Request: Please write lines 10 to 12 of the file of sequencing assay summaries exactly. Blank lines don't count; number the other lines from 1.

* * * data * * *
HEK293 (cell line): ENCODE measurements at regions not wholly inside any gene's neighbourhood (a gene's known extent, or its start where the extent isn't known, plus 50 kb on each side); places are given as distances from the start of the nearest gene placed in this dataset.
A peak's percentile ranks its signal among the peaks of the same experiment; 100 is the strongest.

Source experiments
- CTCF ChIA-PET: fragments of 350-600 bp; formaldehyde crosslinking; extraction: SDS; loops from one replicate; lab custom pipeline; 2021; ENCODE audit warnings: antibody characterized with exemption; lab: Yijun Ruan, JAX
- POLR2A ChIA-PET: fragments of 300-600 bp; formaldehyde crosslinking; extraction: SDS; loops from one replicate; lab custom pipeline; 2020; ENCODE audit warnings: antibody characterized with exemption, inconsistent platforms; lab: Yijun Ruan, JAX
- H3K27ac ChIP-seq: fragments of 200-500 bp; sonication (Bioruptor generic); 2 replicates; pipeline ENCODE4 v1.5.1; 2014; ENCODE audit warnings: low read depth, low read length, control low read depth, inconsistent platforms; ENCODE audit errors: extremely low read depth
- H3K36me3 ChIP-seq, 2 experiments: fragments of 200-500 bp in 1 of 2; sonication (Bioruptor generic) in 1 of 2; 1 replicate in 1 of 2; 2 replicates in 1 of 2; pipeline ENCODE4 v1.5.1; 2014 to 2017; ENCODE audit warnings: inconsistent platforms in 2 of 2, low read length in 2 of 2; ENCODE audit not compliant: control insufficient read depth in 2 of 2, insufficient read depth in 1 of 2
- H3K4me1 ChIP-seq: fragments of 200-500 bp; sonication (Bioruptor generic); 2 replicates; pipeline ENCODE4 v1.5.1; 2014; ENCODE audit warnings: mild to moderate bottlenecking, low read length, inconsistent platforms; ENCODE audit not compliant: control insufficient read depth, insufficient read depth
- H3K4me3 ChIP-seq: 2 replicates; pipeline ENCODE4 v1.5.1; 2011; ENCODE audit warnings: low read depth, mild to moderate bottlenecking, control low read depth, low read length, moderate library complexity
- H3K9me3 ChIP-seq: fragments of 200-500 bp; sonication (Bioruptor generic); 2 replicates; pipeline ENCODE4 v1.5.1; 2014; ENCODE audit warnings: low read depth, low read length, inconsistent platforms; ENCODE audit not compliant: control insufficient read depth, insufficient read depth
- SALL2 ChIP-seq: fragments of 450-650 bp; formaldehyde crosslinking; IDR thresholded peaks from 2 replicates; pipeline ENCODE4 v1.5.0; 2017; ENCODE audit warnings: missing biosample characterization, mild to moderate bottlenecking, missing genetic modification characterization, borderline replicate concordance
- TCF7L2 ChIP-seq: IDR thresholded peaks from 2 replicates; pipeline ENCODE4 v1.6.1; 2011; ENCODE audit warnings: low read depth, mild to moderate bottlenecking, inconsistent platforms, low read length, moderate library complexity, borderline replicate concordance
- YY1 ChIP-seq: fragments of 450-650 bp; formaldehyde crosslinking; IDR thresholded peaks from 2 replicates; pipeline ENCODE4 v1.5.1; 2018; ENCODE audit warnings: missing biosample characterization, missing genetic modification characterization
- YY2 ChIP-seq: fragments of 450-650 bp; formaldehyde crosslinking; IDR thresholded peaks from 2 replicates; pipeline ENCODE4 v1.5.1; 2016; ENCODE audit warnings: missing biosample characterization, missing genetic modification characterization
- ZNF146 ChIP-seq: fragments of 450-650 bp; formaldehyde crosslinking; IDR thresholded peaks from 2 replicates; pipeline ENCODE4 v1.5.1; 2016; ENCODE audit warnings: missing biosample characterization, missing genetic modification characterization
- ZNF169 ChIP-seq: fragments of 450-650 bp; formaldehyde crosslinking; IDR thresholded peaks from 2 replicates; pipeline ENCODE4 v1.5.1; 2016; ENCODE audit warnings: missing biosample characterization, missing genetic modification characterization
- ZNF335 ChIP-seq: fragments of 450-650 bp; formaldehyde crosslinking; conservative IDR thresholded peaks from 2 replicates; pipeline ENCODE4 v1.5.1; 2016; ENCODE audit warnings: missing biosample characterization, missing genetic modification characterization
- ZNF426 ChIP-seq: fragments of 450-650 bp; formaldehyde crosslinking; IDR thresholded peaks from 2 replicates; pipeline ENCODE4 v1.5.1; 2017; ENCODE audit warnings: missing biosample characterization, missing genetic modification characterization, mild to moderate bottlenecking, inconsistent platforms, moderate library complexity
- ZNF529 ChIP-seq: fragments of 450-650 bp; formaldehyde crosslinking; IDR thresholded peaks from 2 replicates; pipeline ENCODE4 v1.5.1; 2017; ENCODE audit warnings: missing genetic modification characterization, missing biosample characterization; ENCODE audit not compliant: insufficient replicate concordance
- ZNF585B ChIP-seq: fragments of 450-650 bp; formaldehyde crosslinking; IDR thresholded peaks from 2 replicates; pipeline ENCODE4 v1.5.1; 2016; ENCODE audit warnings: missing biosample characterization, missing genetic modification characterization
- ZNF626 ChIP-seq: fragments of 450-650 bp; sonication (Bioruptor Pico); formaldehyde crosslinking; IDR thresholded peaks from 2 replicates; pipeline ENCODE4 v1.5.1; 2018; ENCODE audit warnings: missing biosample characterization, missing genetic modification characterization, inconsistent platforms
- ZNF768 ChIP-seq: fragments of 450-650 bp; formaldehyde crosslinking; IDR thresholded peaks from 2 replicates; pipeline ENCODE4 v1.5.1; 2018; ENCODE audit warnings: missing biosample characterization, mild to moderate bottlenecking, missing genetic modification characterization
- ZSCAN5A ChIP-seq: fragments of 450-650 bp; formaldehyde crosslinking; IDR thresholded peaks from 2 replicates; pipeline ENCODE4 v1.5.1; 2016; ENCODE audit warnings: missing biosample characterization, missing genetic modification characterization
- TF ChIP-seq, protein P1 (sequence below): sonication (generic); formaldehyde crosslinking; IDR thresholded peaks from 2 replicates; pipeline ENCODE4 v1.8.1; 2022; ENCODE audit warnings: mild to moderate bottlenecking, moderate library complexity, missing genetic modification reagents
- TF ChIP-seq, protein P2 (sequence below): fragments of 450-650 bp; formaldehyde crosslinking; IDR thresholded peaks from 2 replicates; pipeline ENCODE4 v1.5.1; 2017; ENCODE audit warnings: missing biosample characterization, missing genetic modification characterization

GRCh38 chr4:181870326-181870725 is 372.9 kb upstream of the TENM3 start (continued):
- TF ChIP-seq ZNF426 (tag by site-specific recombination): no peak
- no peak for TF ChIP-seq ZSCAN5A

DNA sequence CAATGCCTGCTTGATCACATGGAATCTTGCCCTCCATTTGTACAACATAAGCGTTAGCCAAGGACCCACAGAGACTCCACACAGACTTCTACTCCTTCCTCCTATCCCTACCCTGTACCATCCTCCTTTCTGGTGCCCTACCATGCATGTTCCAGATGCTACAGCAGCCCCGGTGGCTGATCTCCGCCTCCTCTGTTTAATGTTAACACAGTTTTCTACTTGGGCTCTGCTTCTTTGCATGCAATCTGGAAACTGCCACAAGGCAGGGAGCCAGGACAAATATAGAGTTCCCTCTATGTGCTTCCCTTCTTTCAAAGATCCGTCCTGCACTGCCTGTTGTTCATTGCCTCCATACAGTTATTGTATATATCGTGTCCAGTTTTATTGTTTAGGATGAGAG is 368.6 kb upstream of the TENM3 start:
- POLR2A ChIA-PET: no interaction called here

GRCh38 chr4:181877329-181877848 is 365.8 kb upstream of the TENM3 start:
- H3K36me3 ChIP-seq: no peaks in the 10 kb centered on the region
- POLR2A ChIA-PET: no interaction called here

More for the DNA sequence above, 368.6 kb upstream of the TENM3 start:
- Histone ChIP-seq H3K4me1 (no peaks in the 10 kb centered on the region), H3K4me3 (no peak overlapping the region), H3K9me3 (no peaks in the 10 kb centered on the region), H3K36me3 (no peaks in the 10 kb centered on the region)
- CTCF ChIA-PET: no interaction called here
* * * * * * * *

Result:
- H3K9me3 ChIP-seq: fragments of 200-500 bp; sonication (Bioruptor generic); 2 replicates; pipeline ENCODE4 v1.5.1; 2014; ENCODE audit warnings: low read depth, low read length, inconsistent platforms; ENCODE audit not compliant: control insufficient read depth, insufficient read depth
- SALL2 ChIP-seq: fragments of 450-650 bp; formaldehyde crosslinking; IDR thresholded peaks from 2 replicates; pipeline ENCODE4 v1.5.0; 2017; ENCODE audit warnings: missing biosample characterization, mild to moderate bottlenecking, missing genetic modification characterization, borderline replicate concordance
- TCF7L2 ChIP-seq: IDR thresholded peaks from 2 replicates; pipeline ENCODE4 v1.6.1; 2011; ENCODE audit warnings: low read depth, mild to moderate bottlenecking, inconsistent platforms, low read length, moderate library complexity, borderline replicate concordance